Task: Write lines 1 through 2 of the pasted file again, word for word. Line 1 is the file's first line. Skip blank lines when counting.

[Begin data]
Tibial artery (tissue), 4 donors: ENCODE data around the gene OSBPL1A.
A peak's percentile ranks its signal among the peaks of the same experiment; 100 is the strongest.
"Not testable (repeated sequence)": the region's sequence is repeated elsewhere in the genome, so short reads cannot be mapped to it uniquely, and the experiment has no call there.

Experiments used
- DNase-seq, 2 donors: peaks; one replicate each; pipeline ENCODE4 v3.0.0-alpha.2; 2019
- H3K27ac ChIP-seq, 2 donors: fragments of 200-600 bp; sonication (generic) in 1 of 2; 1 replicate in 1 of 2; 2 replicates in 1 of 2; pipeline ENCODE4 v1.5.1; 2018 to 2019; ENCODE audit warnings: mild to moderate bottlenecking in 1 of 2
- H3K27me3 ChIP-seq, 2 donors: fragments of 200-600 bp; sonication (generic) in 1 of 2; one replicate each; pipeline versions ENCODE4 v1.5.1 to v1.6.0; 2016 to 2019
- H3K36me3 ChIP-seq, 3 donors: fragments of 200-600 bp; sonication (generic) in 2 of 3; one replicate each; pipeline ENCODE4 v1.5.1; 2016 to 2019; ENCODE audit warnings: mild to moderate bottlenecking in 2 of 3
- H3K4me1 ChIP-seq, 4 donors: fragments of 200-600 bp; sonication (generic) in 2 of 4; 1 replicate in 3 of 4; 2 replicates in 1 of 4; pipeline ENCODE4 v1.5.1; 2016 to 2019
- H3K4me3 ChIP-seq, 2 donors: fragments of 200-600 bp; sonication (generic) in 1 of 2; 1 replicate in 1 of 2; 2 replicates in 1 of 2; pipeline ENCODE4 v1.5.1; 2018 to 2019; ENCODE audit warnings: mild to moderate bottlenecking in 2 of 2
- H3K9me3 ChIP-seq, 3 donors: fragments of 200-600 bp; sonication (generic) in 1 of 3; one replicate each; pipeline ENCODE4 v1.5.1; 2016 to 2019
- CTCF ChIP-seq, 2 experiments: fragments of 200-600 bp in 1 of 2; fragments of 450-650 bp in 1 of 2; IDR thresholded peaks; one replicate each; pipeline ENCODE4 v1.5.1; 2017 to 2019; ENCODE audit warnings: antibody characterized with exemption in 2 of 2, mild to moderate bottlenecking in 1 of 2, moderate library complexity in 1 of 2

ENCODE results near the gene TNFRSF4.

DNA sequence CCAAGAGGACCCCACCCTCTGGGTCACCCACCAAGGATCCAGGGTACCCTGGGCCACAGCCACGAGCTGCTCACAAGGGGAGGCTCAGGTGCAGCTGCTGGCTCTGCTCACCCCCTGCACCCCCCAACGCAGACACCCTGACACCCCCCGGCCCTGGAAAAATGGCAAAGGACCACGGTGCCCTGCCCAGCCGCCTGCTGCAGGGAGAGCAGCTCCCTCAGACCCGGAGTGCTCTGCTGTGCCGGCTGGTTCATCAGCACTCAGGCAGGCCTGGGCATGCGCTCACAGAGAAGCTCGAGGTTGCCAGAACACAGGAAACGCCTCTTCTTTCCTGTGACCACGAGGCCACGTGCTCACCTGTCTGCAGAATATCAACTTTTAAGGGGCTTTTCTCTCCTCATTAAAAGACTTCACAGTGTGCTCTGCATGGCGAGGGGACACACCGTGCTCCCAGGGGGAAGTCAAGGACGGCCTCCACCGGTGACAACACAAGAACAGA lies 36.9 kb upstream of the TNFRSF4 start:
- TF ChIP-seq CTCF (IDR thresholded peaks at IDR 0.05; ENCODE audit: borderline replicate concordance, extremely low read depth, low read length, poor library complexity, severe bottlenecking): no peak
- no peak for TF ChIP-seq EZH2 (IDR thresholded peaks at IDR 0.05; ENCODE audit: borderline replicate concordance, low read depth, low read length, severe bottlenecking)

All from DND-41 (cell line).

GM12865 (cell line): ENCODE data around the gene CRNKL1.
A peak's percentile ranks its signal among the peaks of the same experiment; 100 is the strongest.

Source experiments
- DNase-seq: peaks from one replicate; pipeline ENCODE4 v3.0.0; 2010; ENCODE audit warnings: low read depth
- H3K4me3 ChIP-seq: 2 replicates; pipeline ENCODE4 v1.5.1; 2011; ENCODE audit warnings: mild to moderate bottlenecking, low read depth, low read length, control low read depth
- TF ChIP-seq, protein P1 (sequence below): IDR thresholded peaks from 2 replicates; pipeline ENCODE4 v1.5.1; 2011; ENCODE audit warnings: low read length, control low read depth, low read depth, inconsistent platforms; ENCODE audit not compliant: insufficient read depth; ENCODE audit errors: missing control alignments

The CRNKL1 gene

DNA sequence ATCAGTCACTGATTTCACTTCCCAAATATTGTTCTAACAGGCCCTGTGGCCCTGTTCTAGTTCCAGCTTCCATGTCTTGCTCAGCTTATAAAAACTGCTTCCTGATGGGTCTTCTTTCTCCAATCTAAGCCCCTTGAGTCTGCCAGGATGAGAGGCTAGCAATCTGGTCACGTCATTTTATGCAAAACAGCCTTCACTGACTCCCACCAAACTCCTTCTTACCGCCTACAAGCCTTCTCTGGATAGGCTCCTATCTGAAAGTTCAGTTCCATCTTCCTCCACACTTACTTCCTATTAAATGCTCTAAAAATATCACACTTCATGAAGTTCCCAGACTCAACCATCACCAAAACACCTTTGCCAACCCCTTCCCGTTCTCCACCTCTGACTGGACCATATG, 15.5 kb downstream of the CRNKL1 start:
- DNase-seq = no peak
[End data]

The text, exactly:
Tibial artery (tissue), 4 donors: ENCODE data around the gene OSBPL1A.
A peak's percentile ranks its signal among the peaks of the same experiment; 100 is the strongest.